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The Intersection Between Gender Variant Individuals and Drug Use

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Very little research has been done on any facet of life that affect transgender individuals’ mental health. This paper will explore literature regarding the stigma around drug addiction and the impacts of stigma, including the stigma towards transgender individuals, on mental health. It will also present a pilot study with a limited population sample to explore the intersection between substance abuse and gender variance and suggest studies to better serve the transgender community going forward.
The Intersection Between Gender Variant Individuals and Drug Use:
Where Do We Go From Here?
Kyle Aaron Reese
Kingsborough Community College
Author Note
Written for Sociology 3100 Honors Project under the mentorship of Dr. Stuart Parker
Very little research has been done on any facet of life that affect transgender individuals’ mental
health. This paper will explore literature regarding the stigma around drug addiction and the
impacts of stigma, including the stigma towards transgender individuals, on mental health. It
will also present a pilot study with a limited population sample to explore the intersection
between substance abuse and gender variance and suggest studies to better serve the transgender
community going forward.
Keywords: transgender, gender variant, addiction, drug abuse, mental health, stigma
The Intersection Between Gender Variant Individuals and Drug Use:
Where Do We Go From Here?
Very little research has been done on any facet of life that affect transgender individuals’
mental health. Thus, there is widespread conjecture, and inevitably misinformation, that
contributes to the stigma of the mental health and medical treatment of this grossly underserved
community. To compound this, there is excessive social stigma painting drug users as criminals
which contributes to the severity of the drug addiction phenomenon. This pilot study explores
the intersection between gender variant individuals and drug abuse and will attempt to plot out
future possible studies concerning the wellbeing of members of the transgender community.
Literature Review
Johann Hari begins Chasing the Scream with a beautifully, however infuriatingly,
illustrative narrative of the origins of the drug war in the United States. The war on drugs has
been pervasive in the memories of the recent generations and has been violent and bloody. The
focus has been on cutting down crime and the outcome has been the criminalization of a group of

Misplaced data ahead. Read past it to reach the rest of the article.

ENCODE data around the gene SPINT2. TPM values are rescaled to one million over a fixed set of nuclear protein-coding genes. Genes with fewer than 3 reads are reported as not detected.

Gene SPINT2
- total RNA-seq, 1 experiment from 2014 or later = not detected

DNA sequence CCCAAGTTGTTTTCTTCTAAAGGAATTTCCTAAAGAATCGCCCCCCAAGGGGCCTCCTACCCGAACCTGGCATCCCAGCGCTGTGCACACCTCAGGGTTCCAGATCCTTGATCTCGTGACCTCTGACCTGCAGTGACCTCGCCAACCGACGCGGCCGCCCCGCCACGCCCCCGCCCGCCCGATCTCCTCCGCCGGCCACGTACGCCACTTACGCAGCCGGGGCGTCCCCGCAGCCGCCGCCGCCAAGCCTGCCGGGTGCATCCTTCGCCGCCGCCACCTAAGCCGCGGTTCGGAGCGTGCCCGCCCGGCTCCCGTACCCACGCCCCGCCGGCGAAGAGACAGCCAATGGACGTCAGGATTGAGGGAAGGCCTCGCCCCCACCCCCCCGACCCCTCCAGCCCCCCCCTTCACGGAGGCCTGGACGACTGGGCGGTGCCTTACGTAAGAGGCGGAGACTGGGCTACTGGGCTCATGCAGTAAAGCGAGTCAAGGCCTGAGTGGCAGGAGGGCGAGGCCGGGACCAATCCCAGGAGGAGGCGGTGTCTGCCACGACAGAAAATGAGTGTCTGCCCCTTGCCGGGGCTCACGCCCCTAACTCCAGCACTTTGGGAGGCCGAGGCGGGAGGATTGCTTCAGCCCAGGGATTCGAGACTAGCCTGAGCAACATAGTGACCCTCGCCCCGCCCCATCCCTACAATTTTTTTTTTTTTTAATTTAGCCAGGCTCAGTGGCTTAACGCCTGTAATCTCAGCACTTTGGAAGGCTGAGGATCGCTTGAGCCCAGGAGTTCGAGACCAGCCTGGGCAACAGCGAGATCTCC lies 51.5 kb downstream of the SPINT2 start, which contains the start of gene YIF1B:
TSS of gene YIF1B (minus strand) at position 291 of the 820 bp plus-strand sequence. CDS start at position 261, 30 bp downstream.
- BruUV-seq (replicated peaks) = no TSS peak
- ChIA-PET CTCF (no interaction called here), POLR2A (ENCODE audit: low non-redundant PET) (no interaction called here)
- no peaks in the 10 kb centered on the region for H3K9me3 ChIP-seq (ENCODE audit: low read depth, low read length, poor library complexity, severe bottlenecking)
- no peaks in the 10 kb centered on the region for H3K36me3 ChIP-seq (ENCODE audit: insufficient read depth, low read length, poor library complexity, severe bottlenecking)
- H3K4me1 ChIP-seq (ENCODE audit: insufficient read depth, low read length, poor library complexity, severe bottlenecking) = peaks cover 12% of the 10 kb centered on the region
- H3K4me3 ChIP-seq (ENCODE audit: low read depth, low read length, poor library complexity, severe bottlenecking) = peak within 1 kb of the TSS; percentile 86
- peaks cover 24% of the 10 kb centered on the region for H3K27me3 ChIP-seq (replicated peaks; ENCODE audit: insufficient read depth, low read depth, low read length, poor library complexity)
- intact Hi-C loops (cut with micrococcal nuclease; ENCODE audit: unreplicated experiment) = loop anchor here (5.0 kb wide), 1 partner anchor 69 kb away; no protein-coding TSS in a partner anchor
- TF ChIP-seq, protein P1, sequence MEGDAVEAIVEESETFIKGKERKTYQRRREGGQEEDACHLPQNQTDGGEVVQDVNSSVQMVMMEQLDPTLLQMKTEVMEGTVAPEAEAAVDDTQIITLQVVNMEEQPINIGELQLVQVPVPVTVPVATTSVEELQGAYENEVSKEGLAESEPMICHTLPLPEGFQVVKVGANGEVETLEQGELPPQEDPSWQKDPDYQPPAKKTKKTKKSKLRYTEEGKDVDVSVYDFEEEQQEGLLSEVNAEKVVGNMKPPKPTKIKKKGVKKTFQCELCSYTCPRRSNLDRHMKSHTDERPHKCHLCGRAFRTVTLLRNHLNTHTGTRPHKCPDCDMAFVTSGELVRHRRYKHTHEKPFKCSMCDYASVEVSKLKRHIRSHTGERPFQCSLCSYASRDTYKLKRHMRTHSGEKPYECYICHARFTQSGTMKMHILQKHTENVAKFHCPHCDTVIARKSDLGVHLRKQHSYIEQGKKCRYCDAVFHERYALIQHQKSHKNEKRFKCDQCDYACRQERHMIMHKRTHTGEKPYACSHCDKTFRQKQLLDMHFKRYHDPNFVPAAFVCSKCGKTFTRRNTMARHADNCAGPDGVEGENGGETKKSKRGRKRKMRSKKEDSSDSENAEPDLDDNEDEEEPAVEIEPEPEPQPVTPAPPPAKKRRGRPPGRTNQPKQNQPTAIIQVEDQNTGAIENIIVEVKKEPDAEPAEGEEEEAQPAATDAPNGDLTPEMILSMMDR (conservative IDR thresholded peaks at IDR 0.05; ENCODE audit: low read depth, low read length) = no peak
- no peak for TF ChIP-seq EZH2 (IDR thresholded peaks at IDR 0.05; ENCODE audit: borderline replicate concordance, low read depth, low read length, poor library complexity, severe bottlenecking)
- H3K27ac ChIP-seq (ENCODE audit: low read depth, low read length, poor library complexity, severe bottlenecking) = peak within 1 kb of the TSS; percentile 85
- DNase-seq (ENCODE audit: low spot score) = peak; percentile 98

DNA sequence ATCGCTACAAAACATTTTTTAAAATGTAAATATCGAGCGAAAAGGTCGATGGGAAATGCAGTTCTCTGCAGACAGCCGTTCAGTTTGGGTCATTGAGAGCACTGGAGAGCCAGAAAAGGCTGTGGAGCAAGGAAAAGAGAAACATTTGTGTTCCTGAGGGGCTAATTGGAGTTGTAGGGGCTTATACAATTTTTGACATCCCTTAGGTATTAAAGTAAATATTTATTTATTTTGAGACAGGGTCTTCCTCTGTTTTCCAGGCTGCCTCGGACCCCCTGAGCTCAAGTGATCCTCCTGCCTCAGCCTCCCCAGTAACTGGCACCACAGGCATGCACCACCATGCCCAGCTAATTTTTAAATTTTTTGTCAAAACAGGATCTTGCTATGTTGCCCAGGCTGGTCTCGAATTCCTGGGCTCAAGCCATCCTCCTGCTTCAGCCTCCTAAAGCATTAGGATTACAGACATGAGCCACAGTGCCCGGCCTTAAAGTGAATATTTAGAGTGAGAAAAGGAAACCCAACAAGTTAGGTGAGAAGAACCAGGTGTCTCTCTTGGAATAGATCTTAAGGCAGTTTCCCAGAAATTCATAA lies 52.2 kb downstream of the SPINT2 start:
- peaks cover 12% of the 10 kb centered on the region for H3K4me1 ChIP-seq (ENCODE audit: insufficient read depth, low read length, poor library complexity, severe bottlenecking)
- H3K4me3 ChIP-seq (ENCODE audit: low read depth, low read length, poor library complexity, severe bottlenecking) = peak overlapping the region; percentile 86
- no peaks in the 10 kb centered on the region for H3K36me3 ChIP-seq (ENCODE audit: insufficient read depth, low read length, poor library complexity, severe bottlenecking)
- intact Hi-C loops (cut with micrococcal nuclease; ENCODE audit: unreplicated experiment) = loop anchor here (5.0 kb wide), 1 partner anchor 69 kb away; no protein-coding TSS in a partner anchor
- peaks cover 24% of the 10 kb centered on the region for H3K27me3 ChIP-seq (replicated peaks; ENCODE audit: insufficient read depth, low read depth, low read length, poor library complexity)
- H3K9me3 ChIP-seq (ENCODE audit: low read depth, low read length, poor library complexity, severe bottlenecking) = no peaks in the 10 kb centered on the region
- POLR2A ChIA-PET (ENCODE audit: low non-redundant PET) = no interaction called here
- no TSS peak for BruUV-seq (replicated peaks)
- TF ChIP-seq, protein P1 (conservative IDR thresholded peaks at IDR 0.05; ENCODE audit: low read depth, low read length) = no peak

people that desperately need the help of medical and mental health practitioners rather than the
institutional furthering of their stigma. The first laws prohibiting all psychoactive substances
that are not prescribed by a doctor were passed in 1914. Ten years earlier, a very young Harry
Anslinger, the first person to be appointed to a position to fight the war on drugs federally,
witnessed his first drug withdrawals in the form of a woman’s screams in a barn. This man took
the drug war by the horns in the 1930’s and made it a very ugly and deadly thing.
Anslinger was clearly very deeply affected by his experience as a child, and this began
his desire to fight addiction. However, as he grew up, he developed racial biases which
profoundly clouded his judgement, and which he used to manipulate legislators and the general
public towards his agenda. Because of this, the drug war as we know it has deep roots in
institutionalized racism. Anslinger went so far as to comment that when a black man uses
marijuana, he is sent in to a crazed rage and is incredibly dangerous; therefore, marijuana must
be eradicated and these people must be put away. He even went so far as to say that marijuana
and “Satanic” jazz music made white women sleep with black men, which was a direct threat to
white men who were in charge of the legislation and law enforcement. Propaganda was created
on this basis, and the prison system was drastically expanded and altered to accommodate this
Racially biased anti-marijuana propaganda from Harry Anslinger’s campaigns
Today, the remnants of Ansligner’s war on drugs can be seen internationally, as his
policies were adopted by many countries with United Nations membership. In the US, it still
affects everything from immigration policy to Joe Arpaio’s horribly managed jail system, where
women who have been convicted of drug crimes, often simple possession charges, are sometimes
left in steel cages in the Arizona desert for days until they die.
Unexpectedly, Hari tells the story of a transgender man named Chino in Brooklyn that he
befriends in the second part of his book. Chino’s story explores everything from his childhood
exposure to drug culture, to his struggle with gender identity and how that affected his mental
health and drug use. Chino, like many in the transgender community, experienced familial and
societal rejection which has been shown to cause a lot of mental health problems. Because of
this and his upbringing, Chino fell into the American drug use lifestyle of using and selling,
wound up in the prison system, and had a very difficult time getting himself out of it. He
managed to, however, and now runs an organization working to shut down juvenile detention
centers around the country in an effort to stop the institutionalization process from beginning in
The effects of social environment are further illustrated in Bruce Alexander’s “Rat Park
Study” (Alexander et. al.). In this study, the researcher first put rats into bare cages and made
available food and two water bottles; one with fresh water and one infused with morphine. The
rats in this isolated situation with choose the morphine and die of malnutrition. In the second
part of the study, a set of rats was kept in isolated conditions, and another set was kept in
colonies. The colonies were group living situations, where the rats had free access to food,